In a sense all poems are poems of witness: they record what it's like to be alive, record what has passed, what is passing. They bear witness to the imagination, the capacity for human invention; they witness our ability to wonder. But let’s look at ‘witness’ in a more particular way.
A poem of witness looks out from the self, towards the world, its social, political and historical aspects. It witnesses other people’s lives.
One of the risks of writing about what we know, about ourselves, our lives and experiences, is that we can become trapped by our own self-importance, our own viewpoint of the world as defined by race, gender, values, beliefs.
However, I’m not saying that a poem about a world event has any more value than a poem about our grandmother. We need to write from our own experience, and some poets do that almost entirely, but it’s good to remind ourselves that experience can be imaginative as well as physical. We can write about lives and events that are beyond our direct experience, the link to them being that we care, and what we care about we tend to put into writing. And if we care enough, other people will care too.
Here’s a poem by the wonderful poet, editor and children’s picture book writer, Mara Bergman. Some of you might remember the news-story from a few years ago.
Two babies in one,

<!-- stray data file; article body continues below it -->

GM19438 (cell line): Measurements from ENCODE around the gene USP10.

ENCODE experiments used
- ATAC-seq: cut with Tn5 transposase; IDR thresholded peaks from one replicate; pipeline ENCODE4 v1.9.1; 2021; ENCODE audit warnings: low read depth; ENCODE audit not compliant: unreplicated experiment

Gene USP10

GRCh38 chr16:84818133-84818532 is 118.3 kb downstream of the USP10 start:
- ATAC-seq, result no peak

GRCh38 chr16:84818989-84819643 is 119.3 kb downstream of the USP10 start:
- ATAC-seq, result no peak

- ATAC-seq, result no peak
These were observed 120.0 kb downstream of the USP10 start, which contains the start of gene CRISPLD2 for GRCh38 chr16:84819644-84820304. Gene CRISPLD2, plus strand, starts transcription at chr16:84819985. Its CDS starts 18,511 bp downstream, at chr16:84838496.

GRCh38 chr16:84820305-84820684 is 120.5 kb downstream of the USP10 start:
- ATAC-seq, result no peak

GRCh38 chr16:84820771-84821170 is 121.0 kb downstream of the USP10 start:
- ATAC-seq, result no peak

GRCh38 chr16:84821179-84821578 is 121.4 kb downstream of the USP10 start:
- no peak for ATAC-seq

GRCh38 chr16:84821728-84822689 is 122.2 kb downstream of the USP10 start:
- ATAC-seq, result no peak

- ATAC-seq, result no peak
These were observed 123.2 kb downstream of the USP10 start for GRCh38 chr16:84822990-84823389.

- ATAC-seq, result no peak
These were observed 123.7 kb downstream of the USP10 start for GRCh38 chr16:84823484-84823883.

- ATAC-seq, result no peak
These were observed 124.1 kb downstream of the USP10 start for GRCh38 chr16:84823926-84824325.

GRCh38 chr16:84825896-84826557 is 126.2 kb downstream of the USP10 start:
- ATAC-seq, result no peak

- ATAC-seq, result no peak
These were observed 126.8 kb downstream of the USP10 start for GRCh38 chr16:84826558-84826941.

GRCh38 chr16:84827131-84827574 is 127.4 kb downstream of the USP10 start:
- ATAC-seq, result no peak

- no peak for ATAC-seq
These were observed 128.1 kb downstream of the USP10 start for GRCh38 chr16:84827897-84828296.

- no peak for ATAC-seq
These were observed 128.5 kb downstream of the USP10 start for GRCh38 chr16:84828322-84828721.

fused at the spine, joined
at the abdomen, their limbs
ramrodded at right angles.
Nine months in the making.
And then a second trick –
in less than a day, a team of experts
separates bone, flesh, a body
from its heart, and magically
the girls are free, apart for an instant
before one is able to live
without having to pump blood
for two, breathe for two, drag
her sister’s body. She’ll survive
through little tricks: the first,
to ease the strain of being alone,
one cold mirror
placed beside her.
I remember Mara bringing this to a workshop, and I remember being so moved by it. It’s deceptively simple. The straightforward language disguises the amount of craft that has gone into its making, e.g. the weight of the words fused, joined and ramrodded in the first stanza, the ordered progression of the stanzas which complements what’s happening in the poem, the line and stanza break at magically/ which gives me the sensation of the magician’s cloth being suddenly pulled away, and the image in the last two lines which manages to be both cold and caring. I particularly like that closing image for the contrasting ideas it suggests. Magic is often accomplished through the use of mirrors, though historically a mirror was also used to check to see if someone was breathing. There’s so much to say about this poem I could probably write a short essay about it!
So here’s your challenge:
Find a news story, or remember a story (or an image) that has affected you, and write a poem based around that. Try and stay ‘invisible’ as Mara has done in her poem. Bear witness to the event without commenting on yourself. Let your description be significant too: let the images carry ideas and meaning, and work consciously with form: ask yourself how what the poem is about, its emotional drive, can be communicated in your line lengths and breaks and in the stanza formation.